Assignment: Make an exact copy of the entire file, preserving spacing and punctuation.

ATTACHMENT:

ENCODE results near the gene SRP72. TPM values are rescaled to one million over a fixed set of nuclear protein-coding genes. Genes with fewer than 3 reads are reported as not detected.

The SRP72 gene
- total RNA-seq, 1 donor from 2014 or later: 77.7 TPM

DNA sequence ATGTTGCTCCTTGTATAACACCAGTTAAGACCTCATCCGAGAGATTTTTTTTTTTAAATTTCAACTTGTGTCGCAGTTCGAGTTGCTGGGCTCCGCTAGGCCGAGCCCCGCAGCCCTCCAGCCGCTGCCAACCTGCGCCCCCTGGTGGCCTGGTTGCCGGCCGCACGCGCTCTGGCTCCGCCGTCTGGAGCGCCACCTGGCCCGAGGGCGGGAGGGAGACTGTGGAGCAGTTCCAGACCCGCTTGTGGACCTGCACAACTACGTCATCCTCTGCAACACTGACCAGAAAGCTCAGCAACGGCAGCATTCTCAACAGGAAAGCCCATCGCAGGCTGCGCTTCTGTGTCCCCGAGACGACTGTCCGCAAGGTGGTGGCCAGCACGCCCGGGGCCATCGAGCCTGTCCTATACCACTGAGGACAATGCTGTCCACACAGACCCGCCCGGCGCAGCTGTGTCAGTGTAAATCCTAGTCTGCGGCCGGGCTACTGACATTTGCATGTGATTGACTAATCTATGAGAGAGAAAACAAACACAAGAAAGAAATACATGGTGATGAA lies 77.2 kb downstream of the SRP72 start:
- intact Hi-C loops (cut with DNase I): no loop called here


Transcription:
ENCODE results near the gene SRP72. TPM values are rescaled to one million over a fixed set of nuclear protein-coding genes. Genes with fewer than 3 reads are reported as not detected.

The SRP72 gene
- total RNA-seq, 1 donor from 2014 or later: 77.7 TPM

DNA sequence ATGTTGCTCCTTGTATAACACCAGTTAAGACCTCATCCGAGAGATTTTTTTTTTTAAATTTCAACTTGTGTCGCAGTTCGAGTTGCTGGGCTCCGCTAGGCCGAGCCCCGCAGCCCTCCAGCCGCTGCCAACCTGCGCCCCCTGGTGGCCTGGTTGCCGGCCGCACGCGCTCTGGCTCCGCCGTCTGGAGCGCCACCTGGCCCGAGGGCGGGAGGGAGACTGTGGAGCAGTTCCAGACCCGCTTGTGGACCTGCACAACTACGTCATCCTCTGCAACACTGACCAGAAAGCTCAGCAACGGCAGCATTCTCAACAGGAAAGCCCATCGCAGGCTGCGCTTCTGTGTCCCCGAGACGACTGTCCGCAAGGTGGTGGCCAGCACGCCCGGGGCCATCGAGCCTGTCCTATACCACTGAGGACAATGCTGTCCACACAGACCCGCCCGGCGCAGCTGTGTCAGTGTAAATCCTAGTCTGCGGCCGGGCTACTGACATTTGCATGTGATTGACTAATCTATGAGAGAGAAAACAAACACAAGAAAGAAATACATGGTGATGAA lies 77.2 kb downstream of the SRP72 start:
- intact Hi-C loops (cut with DNase I): no loop called here